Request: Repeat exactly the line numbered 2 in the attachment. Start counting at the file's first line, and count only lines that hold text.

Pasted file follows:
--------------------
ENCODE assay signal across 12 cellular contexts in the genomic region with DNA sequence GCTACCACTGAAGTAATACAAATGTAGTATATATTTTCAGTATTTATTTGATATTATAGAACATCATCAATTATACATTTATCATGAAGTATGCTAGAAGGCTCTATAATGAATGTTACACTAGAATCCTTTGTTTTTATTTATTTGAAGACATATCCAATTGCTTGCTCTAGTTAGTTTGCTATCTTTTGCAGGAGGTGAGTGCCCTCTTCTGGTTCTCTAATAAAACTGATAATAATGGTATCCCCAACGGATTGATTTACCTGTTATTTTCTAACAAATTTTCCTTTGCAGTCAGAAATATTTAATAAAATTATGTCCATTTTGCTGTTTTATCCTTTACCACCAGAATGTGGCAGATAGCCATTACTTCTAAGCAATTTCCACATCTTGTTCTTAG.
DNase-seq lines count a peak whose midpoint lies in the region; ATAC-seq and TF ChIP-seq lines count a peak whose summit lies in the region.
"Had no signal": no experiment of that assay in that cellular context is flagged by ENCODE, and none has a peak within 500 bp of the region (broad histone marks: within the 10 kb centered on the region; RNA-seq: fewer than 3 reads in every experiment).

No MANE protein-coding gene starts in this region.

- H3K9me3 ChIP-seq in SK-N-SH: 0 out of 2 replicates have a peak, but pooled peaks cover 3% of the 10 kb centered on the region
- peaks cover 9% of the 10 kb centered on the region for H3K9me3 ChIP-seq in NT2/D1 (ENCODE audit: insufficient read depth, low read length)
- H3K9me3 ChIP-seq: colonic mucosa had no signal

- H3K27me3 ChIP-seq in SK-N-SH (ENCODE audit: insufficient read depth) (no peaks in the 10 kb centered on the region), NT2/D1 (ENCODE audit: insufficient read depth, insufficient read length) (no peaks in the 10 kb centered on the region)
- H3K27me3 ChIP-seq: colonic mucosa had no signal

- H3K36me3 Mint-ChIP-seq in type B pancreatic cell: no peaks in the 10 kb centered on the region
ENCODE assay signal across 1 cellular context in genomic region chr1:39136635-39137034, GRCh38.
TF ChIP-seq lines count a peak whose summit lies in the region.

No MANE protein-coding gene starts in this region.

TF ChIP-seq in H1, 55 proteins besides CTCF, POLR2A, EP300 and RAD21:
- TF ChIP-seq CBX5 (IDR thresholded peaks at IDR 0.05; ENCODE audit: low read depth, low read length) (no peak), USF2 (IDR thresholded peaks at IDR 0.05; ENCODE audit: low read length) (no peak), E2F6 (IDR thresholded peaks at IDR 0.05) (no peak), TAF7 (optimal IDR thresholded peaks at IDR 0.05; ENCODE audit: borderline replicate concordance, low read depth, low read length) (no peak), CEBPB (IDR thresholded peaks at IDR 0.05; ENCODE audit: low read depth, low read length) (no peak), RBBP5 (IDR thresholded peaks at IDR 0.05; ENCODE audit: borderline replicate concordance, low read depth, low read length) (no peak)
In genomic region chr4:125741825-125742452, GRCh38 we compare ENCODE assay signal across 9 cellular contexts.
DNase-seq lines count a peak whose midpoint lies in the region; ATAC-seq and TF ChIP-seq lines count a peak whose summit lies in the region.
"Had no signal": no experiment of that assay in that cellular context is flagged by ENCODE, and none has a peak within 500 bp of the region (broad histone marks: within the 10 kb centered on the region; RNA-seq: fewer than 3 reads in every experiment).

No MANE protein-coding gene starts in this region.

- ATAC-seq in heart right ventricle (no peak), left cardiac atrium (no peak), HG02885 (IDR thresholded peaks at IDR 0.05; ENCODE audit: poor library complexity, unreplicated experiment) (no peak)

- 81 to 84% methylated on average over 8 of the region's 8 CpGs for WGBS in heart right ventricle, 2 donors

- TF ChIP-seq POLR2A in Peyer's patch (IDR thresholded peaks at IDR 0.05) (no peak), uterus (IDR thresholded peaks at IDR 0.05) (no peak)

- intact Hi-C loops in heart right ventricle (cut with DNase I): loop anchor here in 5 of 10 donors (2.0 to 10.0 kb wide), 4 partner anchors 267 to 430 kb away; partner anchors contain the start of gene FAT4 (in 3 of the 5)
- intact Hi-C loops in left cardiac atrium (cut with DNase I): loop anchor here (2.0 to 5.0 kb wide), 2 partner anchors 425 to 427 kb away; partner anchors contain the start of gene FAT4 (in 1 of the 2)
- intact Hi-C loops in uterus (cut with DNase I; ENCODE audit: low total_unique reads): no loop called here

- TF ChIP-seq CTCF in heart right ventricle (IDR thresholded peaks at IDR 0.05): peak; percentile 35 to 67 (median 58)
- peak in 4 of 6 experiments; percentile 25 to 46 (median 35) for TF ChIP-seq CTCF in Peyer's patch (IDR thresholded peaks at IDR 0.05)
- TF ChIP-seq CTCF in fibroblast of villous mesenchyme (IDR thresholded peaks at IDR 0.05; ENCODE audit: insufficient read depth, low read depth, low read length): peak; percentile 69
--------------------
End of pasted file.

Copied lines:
DNase-seq lines count a peak whose midpoint lies in the region; ATAC-seq and TF ChIP-seq lines count a peak whose summit lies in the region.